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Weird Things You Can Do Or Visit Right Now In Europe

Updated on August 10, 2020

Feeling Stressed? Iceland Wants to Hear You Scream

Iceland is inviting people to record a scream to help to reduce their stress. A speaker will then play the scream into an open space in the country.

The project is called "Looks Like You Need to Let It Out." It was started by Inspired by Iceland, a marketing company for tourism in the country. The company hopes that the project will encourage more people to visit Iceland, either now or in the future.

Zoë Aston, a therapist and mental health consultant, wrote on the Inspired by Iceland website that screaming into wide open spaces can help release stress that's stored in the brain.

People can choose from seven speakers in different locations around the country, all with views of wide open spaces. They can record their scream on the project's website through a computer or phone. The scream will then be played from one of the speakers, and people will also get a video of their chosen speaker playing their scream.

The website has advice on how to scream, which includes thinking about what to say before the scream, how to stand while screaming, and taking some deep breaths before doing it.

Iceland's Minister of Tourism, Industry and Innovation, said she thinks that everyone needs to reduce their stress from recent months, and Iceland has everything to help do this, either with a visit online or with a real vacation.

Ireland's 'Most Haunted House' Goes on Sale

Ireland's "most haunted house" is on sale for $2.9 million. The new owner of Loftus Hall will get 22 bedrooms, a private beach and — if the stories are true — a ghost.

A castle was built on the site in 1170 by the knight Raymond le Gros, which was replaced with a house in 1350. After it was taken over by an English family in 1666, it was named Loftus Hall.

The hall's famous ghost story began in the 18th century, when Charles Tottenham and his family lived there. According to the hall's website, a stranger came to the house during a storm, and was invited to stay.

One evening, the stranger was playing cards with Charles' daughter, Anne, who had fallen in love with him. Anne dropped a card, and while she picked it up, she saw that the man didn't have feet, but hooves. The stranger then revealed that he was the devil, changed into a ball of fire and flew away, breaking a hole in the ceiling.

It is said that Anne then went mad. After her death in 1775, servants and family members said they saw her ghost in the hall at night. In 2014, a visitor even took a photo that seemed to show two ghosts in one of the windows.

Today, Loftus Hall is owned by brothers Aidan and Shane Quigley, who bought it in 2011 for about $725,000. Visitors can tour the house during the day, or even stay the night. The owners also livestream parts of the house at night.

World's Tallest Climbing Wall to Open in Denmark

The world's tallest climbing wall is set to open in Copenhagen, Denmark.

The wall is 85 meters high and 10 meters wide. It was designed by climbing wall company Walltopia, and built on the side of CopenHill, an environmentally friendly energy plant.

The wall is made up of four different sections, each about 20 meters tall. These sections have different difficulty levels for climbers, with the easiest section at the bottom. This means that only experienced climbers will be allowed to climb the highest section of the wall, and all climbers must show they have enough training to be able to climb it at all.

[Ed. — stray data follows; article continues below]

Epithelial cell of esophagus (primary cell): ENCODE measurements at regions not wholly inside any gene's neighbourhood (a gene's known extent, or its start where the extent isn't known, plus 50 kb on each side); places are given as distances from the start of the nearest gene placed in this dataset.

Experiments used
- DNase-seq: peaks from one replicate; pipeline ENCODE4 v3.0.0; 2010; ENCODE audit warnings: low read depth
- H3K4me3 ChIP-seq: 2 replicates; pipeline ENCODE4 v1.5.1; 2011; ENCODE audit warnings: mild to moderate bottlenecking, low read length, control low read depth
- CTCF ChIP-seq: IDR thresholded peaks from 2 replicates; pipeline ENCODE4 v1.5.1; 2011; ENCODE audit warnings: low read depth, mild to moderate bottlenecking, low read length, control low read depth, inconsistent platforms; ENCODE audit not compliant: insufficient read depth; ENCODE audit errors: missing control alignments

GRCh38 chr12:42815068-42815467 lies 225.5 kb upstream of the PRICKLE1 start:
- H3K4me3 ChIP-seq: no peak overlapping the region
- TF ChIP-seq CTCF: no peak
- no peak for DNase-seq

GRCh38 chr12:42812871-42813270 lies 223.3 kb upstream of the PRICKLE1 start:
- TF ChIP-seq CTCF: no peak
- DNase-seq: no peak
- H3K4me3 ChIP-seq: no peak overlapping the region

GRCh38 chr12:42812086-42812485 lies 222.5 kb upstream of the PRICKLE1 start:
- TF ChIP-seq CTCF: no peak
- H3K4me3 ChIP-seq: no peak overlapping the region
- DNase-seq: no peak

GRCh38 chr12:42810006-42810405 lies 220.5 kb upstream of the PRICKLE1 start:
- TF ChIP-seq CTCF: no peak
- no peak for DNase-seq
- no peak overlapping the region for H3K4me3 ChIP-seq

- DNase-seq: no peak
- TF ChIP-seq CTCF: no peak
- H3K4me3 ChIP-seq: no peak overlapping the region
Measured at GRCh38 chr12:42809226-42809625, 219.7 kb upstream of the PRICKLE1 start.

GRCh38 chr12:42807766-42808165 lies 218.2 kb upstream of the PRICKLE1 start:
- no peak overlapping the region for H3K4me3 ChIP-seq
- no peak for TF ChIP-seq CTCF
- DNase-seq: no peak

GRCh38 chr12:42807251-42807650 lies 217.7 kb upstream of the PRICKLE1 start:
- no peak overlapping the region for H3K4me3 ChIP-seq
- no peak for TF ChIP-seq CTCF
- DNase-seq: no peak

Head of sales at Walltopia Vasil Sharlanov said that the company wanted to design a climbing wall that looked good, but was also fun to climb.

The company designed the climbing wall to look like the natural wall of a mountain.

CopenHill, which opened in October 2019, already has some attractions on the outside of the energy plant. On the roof, there is a 450-meter-long ski slope, as well as a hiking and running trail, and a restaurant, cafe and bar.

CopenHill is expected to get more than 300,000 visitors a year. The plant itself burns waste to make energy for the city. Every day, 1,000 metric tons of waste are burned to make electricity for 30,000 homes and heating for 72,000 homes.

Dutch Restaurant Uses Robot Waiters

The Royal Palace, a restaurant in the Dutch town of Renesse, is using robot waiters to serve food as bars and restaurants begin to reopen.

Owner Shaosong Hu decided he wanted the robots for his business when he first saw them in China last fall. But as restaurants around the world look for creative ways to continue doing business under social distancing rules, they may prove more useful than he first imagined.

"Hello and welcome" the red-and-white robots say. Their jobs will include greeting customers, returning glasses and plates, and serving Chinese and Indonesian specialties like Babi Pangang and Char Siu at €15.50 ($17) each.

The hunt is on to give the two human names, with a competition taking place on Instagram. "We don't have a favorite yet. But the suggestion of Ro and Bot is out. We want to give them a normal name," said Shaosong's daughter, Leah Hu.

The Hus don't want to hear any complaints about the robots taking jobs away from people. They say it's hard to find staff in their rural region without any big city close by.

"They help us with the work we do," said Leah. "We are often busy and cleaning tables and the robots give us an extra hand."

"We are not disappearing. We are still here. They will always need people in this industry," she said.

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    • Eurofile profile image

      Liz Westwood 

      6 weeks ago from UK

      I hadn't come across any of these before. Thanks for highlighting them in this interesting article.

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